Calcutta, June 12iA, 1S41.

Sir Permit me to remind your correspondent, who signs himself "An

Old Tar," that he has not mentioned, neglect in not keeping the lead properly hove on approaching land in dangers, and -which I w« opinion is the cause of more losses at sea than all those contained in ha long list put together. Some short time ago, a fine new ship run on shore at Coveling, (I shall not mention the ship's name,) through the lead not being properly hove; and again, a fine ship with troops on board run on Point Palmyras reef, without even sounding at all. have only mentioned these two instances, and which are quite ^uffic^ evidence to convince my brother officers of the merchant service, tta they should be more careful, and not place too much confidence m themselves when they are approaching dangers. I actually aw * sailor, in the chains of a ship 500 tons, heaving out a small band-lead, while running into the anchorage on the west side of the " Car mcohars," where it is not prudent for a ship of that size to anchor under fifteen fathoms, which is got at the second cast. I cannot conceive the reason of the officers in the navy, as well as in the merchant service, treating the use of the deepsea-lead with so much contempt,—for ny part, although not an old sailor, I cannot rest when I know it is time to have a " cast."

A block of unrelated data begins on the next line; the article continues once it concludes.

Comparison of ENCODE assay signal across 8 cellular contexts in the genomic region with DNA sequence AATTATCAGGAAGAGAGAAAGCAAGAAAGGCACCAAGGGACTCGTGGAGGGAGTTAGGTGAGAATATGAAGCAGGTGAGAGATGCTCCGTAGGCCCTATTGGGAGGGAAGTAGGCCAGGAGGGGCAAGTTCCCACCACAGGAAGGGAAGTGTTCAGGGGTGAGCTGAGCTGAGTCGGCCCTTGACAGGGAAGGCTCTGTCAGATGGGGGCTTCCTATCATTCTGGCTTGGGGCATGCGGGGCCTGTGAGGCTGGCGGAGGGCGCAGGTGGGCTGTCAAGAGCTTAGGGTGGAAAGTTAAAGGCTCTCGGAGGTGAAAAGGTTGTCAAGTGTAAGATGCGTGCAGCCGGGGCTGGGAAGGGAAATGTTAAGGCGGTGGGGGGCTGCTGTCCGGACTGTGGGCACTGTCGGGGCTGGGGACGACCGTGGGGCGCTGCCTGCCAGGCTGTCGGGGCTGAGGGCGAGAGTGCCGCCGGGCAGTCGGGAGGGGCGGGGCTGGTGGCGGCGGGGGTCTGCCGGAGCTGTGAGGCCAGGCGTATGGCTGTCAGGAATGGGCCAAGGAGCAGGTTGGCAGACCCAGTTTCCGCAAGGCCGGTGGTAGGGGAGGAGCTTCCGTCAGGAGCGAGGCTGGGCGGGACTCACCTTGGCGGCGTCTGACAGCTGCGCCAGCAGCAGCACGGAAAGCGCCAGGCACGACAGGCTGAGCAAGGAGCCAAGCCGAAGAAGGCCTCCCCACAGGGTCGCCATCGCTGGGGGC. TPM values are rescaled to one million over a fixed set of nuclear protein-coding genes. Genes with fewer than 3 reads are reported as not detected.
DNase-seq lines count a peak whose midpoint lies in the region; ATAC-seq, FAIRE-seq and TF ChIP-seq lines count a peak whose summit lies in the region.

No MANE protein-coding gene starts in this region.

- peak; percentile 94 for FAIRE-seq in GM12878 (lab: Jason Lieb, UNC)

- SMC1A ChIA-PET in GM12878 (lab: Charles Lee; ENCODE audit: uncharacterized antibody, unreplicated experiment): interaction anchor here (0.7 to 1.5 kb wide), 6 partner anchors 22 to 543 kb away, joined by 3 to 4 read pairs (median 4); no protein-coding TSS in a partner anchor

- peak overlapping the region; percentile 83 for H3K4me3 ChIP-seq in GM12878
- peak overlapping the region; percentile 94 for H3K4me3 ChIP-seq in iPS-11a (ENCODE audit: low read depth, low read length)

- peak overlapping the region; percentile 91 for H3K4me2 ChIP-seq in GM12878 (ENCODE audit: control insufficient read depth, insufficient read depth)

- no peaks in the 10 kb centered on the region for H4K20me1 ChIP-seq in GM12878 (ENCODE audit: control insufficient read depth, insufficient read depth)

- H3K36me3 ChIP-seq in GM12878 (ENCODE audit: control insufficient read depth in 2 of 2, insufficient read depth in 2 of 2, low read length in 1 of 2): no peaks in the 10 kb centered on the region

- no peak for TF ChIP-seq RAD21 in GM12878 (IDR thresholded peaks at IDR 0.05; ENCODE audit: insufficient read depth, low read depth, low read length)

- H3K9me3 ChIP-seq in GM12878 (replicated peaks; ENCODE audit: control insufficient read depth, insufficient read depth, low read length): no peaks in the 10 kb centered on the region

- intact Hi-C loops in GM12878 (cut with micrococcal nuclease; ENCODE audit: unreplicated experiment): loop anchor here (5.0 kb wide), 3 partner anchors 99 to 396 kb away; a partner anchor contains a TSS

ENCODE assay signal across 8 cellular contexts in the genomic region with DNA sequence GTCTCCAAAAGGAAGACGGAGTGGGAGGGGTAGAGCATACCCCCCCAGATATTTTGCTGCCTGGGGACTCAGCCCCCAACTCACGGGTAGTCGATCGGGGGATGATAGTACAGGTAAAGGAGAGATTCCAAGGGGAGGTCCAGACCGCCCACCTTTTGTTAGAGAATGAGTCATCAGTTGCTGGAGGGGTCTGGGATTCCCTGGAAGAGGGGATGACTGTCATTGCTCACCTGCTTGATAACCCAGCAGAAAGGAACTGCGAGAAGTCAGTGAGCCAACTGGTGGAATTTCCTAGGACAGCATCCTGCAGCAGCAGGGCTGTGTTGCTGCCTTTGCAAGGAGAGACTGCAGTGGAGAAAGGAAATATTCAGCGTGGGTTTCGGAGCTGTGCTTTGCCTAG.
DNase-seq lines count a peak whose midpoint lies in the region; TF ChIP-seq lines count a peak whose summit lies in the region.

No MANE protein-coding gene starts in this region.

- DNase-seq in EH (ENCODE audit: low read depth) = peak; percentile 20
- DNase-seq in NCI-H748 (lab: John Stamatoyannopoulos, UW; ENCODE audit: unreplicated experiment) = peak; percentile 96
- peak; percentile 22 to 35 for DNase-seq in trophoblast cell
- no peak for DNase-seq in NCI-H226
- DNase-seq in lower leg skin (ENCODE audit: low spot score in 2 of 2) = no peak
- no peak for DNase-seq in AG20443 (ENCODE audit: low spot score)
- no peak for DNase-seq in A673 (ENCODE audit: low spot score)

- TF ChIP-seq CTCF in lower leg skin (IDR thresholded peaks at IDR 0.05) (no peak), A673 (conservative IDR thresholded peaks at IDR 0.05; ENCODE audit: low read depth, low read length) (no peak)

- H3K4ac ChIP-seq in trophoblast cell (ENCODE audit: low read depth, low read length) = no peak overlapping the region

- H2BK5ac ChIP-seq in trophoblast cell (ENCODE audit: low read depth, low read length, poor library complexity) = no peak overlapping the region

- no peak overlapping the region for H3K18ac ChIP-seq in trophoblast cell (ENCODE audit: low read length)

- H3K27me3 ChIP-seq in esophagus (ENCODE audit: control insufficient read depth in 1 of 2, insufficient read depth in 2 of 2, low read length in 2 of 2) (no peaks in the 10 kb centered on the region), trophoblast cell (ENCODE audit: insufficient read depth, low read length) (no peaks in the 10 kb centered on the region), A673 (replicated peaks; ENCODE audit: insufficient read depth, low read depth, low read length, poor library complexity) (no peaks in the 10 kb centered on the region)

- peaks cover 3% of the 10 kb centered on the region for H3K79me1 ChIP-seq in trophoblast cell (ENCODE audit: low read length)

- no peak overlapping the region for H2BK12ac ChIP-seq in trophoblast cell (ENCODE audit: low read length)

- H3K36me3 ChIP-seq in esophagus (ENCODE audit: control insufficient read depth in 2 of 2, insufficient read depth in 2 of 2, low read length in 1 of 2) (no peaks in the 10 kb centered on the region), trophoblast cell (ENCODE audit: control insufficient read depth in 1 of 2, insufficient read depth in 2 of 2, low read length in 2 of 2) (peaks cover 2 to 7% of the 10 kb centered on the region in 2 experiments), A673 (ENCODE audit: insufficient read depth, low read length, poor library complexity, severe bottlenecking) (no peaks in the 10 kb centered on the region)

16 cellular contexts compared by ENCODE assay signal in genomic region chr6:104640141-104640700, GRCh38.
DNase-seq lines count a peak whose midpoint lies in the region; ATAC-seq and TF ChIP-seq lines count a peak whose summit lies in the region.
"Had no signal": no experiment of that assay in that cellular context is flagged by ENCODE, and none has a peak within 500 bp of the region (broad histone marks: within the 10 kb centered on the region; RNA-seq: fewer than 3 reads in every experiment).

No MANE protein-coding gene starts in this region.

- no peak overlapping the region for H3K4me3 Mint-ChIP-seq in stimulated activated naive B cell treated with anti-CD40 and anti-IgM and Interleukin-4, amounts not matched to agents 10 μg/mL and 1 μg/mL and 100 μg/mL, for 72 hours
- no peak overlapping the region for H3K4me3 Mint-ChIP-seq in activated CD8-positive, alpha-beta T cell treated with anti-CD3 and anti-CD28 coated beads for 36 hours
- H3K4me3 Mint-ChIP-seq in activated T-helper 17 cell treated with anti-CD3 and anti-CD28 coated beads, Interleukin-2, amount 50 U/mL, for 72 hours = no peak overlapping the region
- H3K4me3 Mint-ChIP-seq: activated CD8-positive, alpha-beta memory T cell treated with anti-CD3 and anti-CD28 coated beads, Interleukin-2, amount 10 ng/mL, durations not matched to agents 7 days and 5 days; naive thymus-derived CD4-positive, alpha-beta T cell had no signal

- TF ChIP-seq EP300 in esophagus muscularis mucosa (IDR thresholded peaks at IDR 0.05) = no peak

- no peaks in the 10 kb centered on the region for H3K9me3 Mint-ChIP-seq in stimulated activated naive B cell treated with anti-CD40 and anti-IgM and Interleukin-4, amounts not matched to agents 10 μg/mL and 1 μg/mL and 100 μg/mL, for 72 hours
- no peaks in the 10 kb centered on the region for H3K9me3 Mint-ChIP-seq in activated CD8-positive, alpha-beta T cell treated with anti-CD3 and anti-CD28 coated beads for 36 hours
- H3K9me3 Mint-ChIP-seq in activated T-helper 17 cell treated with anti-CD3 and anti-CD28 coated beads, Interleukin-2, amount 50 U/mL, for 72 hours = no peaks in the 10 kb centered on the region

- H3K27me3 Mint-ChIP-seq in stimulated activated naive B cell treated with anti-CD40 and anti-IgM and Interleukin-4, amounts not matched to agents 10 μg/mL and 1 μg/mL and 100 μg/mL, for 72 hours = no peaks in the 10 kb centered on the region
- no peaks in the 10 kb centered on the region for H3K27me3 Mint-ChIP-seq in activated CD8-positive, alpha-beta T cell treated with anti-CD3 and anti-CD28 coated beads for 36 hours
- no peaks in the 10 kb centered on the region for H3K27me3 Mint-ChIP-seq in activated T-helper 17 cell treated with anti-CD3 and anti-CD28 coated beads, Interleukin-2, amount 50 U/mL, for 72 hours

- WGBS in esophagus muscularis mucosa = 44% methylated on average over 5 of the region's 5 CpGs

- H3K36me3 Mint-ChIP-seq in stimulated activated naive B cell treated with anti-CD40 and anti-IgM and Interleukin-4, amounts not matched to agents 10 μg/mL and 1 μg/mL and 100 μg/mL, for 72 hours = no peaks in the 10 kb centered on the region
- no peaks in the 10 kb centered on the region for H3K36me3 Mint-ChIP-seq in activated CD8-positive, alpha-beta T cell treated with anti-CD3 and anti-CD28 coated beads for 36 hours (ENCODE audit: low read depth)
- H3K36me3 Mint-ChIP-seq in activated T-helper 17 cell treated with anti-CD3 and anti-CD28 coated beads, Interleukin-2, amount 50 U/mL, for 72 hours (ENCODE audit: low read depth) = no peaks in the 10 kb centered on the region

Yours, &c, To the Editor, §c Rodket.

Admiral Crowe.